Columbia Explores Romare Bearden's
African American artist Romare Bearden’s iconic series of works based on Homer’s The Odyssey is finally returning home. On Nov. 15 the traveling exhibition of Romare Bearden: A Black Odyssey* makes its final stop at Columbia’s Wallach Art Gallery. And the University has launched a diverse, year-long series of programs, lectures and public performances inspired by Bearden’s interpretation of Homer’s classic, a staple of Columbia’s undergraduate Core Curriculum.
Video: Exhibition Opening Remarks
Organized by the Smithsonian Institution in cooperation with the Romare Bearden Foundation and Estate and the DC Moore Gallery, the show itself was conceived and curated by Robert O’Meally, Columbia’s Zora Neale Hurston Professor of English. It is sponsored by the Stavros Niarchos Foundation. Bearden (1911–1988) was long a Harlem fixture, working for several years in a studio above the famed Apollo Theater, just a few blocks northeast of campus. “Bearden not only staked a claim to the tales of ancient Greece as having modern relevance, he also made the claim of global cultural collage—that as humans, we are all collages of our unique experiences,” said O’Meally.
While students will delve into new insights provided by Bearden’s vision of The Odyssey, people across campus and in the community joined in one of the kick-off events when the Columbia Arts Initiative focused its annual week long Morningside Lights workshop on creating Bearden-inspired lanterns for a procession from the park up to campus on the night of September 27.
— Video by Columbia News Video Team
Morningside Lights: A Neighborhood Procession Celebrates Bearden’s Black Odyssey, The Record, October 2014
Columbia Explores Romare Bearden: A Black Odyssey, Columbia University
- December 4, 6:30 P.M.From Chios to 125th Street: Toward a Black Odysseus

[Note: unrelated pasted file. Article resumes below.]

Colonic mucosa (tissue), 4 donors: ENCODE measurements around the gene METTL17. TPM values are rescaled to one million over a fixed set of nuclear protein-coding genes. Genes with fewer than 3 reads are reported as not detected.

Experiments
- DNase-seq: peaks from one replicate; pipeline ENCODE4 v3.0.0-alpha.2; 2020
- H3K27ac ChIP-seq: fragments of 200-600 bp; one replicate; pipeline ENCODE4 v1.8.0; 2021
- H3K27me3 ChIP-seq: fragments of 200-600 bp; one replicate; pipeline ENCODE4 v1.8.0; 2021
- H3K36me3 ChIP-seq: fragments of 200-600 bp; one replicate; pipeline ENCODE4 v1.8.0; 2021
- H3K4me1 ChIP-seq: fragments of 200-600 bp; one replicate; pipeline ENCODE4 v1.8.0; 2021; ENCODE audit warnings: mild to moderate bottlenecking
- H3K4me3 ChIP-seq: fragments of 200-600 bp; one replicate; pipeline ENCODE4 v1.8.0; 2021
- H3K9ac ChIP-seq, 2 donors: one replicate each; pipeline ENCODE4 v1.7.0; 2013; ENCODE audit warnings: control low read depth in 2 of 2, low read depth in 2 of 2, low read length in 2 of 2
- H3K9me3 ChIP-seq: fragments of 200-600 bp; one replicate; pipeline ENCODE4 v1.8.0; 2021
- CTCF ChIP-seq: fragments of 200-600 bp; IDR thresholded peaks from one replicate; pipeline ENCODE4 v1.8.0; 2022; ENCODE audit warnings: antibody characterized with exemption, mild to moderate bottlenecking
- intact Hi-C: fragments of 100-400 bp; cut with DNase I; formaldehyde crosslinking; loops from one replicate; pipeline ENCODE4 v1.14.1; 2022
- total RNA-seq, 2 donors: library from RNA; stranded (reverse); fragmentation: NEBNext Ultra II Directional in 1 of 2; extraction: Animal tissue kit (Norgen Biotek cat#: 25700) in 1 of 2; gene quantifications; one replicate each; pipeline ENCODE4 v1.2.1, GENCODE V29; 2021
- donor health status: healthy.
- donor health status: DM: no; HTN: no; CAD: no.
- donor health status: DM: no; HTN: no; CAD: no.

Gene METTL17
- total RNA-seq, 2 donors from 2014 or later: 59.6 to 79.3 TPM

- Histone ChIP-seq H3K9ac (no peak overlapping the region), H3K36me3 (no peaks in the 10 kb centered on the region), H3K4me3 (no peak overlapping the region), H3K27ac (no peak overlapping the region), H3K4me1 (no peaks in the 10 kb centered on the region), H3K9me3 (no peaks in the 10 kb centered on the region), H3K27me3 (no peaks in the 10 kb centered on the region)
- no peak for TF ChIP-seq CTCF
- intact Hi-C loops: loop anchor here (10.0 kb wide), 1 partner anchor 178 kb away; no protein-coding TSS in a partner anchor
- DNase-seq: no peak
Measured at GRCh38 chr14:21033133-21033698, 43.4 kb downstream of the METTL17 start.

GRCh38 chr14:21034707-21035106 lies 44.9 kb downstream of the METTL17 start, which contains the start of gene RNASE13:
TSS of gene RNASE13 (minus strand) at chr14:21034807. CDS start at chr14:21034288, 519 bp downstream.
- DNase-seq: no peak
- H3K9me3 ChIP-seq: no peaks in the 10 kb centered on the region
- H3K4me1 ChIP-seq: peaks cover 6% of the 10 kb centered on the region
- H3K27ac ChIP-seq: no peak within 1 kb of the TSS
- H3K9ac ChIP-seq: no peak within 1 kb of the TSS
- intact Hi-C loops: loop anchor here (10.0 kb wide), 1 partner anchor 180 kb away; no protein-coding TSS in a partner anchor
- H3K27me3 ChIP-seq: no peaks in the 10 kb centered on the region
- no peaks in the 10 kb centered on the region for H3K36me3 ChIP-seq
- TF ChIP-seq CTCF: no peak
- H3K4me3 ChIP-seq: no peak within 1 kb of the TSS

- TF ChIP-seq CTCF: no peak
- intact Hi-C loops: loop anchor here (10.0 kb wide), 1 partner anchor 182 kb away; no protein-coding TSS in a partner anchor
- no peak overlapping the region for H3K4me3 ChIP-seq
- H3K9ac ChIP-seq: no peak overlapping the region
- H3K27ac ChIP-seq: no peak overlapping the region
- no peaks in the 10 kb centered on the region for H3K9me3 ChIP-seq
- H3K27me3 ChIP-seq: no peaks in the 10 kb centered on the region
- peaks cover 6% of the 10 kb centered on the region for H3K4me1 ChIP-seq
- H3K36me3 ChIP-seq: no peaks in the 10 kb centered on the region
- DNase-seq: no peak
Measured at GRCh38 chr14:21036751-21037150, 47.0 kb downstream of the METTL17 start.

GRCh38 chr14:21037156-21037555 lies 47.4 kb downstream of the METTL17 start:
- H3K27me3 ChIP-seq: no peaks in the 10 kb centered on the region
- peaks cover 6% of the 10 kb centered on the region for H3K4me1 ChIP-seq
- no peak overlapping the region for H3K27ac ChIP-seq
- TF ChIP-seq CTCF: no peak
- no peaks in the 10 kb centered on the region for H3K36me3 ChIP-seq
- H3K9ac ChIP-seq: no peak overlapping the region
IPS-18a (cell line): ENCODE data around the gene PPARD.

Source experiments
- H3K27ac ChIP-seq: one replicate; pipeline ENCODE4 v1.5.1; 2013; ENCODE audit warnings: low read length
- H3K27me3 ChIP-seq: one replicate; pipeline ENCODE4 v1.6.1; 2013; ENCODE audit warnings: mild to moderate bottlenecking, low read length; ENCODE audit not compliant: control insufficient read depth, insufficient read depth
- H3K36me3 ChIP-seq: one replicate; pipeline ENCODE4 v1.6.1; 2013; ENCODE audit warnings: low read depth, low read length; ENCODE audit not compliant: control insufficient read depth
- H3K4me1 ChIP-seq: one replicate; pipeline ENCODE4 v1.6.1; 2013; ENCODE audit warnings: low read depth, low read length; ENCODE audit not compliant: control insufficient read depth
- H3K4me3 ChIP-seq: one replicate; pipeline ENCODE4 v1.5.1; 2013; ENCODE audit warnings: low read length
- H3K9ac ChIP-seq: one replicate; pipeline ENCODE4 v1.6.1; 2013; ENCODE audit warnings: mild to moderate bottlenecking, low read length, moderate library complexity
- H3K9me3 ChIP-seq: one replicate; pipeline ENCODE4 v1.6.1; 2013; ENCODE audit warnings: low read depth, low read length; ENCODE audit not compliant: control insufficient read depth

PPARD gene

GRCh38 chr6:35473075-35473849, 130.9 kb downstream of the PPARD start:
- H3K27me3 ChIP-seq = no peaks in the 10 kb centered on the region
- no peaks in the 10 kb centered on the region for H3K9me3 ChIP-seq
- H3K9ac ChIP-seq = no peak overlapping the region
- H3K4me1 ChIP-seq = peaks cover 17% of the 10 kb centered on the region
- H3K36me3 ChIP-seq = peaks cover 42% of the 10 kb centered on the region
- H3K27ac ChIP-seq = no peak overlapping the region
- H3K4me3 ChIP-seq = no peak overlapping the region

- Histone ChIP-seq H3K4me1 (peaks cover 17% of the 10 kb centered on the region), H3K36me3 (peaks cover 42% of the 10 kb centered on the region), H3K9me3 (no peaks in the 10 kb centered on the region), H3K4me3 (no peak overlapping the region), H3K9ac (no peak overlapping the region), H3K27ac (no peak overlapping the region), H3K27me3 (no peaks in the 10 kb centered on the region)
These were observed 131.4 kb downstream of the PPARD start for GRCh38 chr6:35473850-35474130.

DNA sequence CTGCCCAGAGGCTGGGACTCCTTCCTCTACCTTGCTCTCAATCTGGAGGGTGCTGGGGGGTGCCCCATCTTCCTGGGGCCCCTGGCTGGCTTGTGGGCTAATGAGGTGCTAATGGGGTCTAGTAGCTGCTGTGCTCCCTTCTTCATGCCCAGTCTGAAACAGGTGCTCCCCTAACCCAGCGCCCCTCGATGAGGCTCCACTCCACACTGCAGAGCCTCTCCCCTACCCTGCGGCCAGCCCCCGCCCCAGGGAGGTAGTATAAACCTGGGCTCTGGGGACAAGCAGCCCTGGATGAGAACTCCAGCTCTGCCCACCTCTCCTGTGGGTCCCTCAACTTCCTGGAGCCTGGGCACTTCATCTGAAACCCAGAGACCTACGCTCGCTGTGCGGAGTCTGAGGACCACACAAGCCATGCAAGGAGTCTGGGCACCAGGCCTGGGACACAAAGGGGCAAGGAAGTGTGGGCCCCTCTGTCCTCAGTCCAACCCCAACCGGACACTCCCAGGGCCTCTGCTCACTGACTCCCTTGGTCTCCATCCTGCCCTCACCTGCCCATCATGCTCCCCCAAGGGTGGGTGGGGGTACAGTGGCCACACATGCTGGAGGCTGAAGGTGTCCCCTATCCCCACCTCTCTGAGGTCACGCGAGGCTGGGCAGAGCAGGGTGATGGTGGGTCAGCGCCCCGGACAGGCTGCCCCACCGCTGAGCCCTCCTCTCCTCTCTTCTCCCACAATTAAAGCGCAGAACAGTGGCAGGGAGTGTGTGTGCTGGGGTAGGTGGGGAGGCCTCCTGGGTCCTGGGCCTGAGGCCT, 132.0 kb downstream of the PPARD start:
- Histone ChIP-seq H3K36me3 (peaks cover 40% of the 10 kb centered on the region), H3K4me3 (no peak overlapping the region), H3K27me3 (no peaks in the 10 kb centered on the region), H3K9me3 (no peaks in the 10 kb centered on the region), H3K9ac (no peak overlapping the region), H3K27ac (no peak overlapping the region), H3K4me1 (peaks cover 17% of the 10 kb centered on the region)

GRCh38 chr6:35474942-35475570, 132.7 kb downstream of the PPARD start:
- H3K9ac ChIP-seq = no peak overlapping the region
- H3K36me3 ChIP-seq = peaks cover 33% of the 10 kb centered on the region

- A film screening and conversation with Krin Gabbard
Buell Hall, East Gallery, Columbia University
- December 6, 10:00 a.m.Romare Bearden: A Black Odyssey Family Day
- With Fred Moten, John Akomfrah, J. Kameron Carter, Danielle Goldman, NourbeSe Philip and Matana Roberts
Low Library, Faculty Room, Columbia University
- December 2, 10:00 a.m.Improvisation in the Arts: A Symposium
- With Fred Moten, John Akomfrah, J. Kameron Carter, Danielle Goldman, NourbeSe Philip and Matana Roberts, Columbia University, Low Library, Faculty Room
- December 2, 8:00 p.m.A Recital for Terry Adkins (2014)
- George Lewis with Ensemble Pamplemousse
St. Paul’s Chapel, 1160 Amsterdam Ave., Columbia University
- November 21, 6:30 p.m.Inspired by the Classics: A Poetry Reading by Rosanna Warren
- Introduced by Mary Gordon, Italian Academy, 1161 Amsterdam Ave. and W. 117th Street
- November 20, 6:30 P.M.Acting Homer: A Staged Reading of the Odyssey
- Actors include Ty Jones, Richard Habersham, and Devyn Tyler
Auditorium, Earl Hall, Columbia University
- October 23, 6:30 p.m.On The Question of the Gods
- A discussion with Edward Mendelson, Richard Sacks & Andrew Szegedy-Maszak Italian Academy, 1161 Amsterdam Ave. and W. 117th Street
- October 22, 5:00 p.m.Excavation of Homer: A Poetry Reading by Alice Oswald
- Introduced by Mary Gordon
- September 19 – 20 Questioning Aesthetics: A Symposium
- Pratt Institute in collaboration with Columbia University Engineering 307, Pratt Institute 200 Willoughby Ave., Brooklyn, NY 11205
For more information please visit www.pratt.edu.
- September 20 – 27Morningside Lights: Odysseus on the A Train
- Miller Theatre West 116th Street and Broadway
For more information please visit www.morningside-lights.com.
- September 26, 3:00 p.m.The Sirens’ Song: Women and Gender in Bearden and Homer
- A discussion with Anjuli Kolb, Marcellus Blount, Rachael DeLue, Helene Foley, Farah Jasmine Griffin & Brooke Holmes Columbia University Buell Hall, East Gallery
For more information, click here.
*Romare Bearden: A Black Odyssey is organized by the Smithsonian Institution Traveling Exhibition Service in cooperation with the Romare Bearden Foundation and Estate and DC Moore Gallery. The exhibition and its related educational resources are supported by a grant from the Stavros Niarchos Foundation.
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